Despite its evident failures, austerity remains the dominant political paradigm of our time. In the second of an in-depth two part interview, NLP’s Tom Mills speaks to Mark Blyth, Professor of International Political Economy at Brown University in the United States and the author of Austerity: The History of a Dangerous Idea, about the political-economic history of Germany and the power of ideas.
Germany seems to be at the centre of this whole story. What are the particular historical circumstances which make Germany so committed to austerity? I think there’s a bit of a misunderstanding in Britain that Germany is this great social democratic country. As I understand it neoliberalism and austerity have quite deep roots in German intellectual culture.
Absolutely. The best way to think about Germany is to forget about the European economy and think about Japan. After Japan was hit by the Americans with Commodore Perry and the Black Ships in the 1870s they took their best and brightest and sent them all over the world. And one of the places they sent them to, quite reasonably, was Germany. Think about the following names: BASF, Siemens, Daimler. These firms have been around for over one hundred years. They have survived World War I, World War II, in some cases partition, reunification and communism for god’s sake. Now think about the keiretsu and zaibatsu in Japan. They got this model from the Germans.
Germany wasn’t even a country in 1840; it was just a bunch of crappy principalities. Then it became unified, decided to industrialise, and by the 1890s it was becoming the second industrial power in the world, with faster growth than the United States at that point. It was set to take over Britain as the dominant power.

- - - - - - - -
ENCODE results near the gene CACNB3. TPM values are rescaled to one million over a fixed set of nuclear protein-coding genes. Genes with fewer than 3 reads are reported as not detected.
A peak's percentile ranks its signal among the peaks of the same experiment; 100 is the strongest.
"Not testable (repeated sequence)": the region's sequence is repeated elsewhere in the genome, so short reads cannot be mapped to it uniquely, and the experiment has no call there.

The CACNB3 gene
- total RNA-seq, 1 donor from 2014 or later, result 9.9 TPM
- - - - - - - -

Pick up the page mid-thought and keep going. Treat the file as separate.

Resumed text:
And this was under Bismarck right?
Yes. Under Bismarck there was what was called ‘the marriage of iron and rye’. Liberal ideas had been very, very popular. Then the stock market crashed, wiping out 70% of its value. This came on the heels of the 1871 war with France and the final unification of the country. So Bismarck and his friends put the industrialists of the Ruhr in touch with the Prussians in the north. The Prussians provided the agricultural exports which are very, very cheap because they had a very repressive labour regime. Then the foreign exchange earned from these exports was put into state backed banks which the government sets up, and then funnelled to the industrial regions.
This whole thing was predicated upon credit from exports subsidizing catch up industrialization. But the thing about exports is that your source of demand lies externally to your economy. Jump forward 100 years and Keynesianism never made much sense to the Germans. If you are an economy that doesn’t consume much and lives by exports, then you basically compress your wages to survive, as they have done for the past ten years – the real reason for the German export success of the moment is that they haven’t given their industrial workers a real wage rise in over a decade.
Now why do they have a welfare state? They have a welfare state thanks to the Americans. At the end of World War II the only guys left standing with any kind of economic respectability were called the ordoliberals. They believed in markets and rules. It was all about the state setting competition rules and getting good products to export. But they didn’t want a welfare state. They introduced price liberalisation in the late 1940s and it looked like everything was going well. But then in 1950-1 the Korean War kicks off and American spending moves out of Germany and goes over to East Asia. GDP starts to decline and unemployment starts to rise. And the German liberals want budget cuts and austerity but General Lucius Clay says, ‘No you’re not, you’re going to build a God damn welfare state.’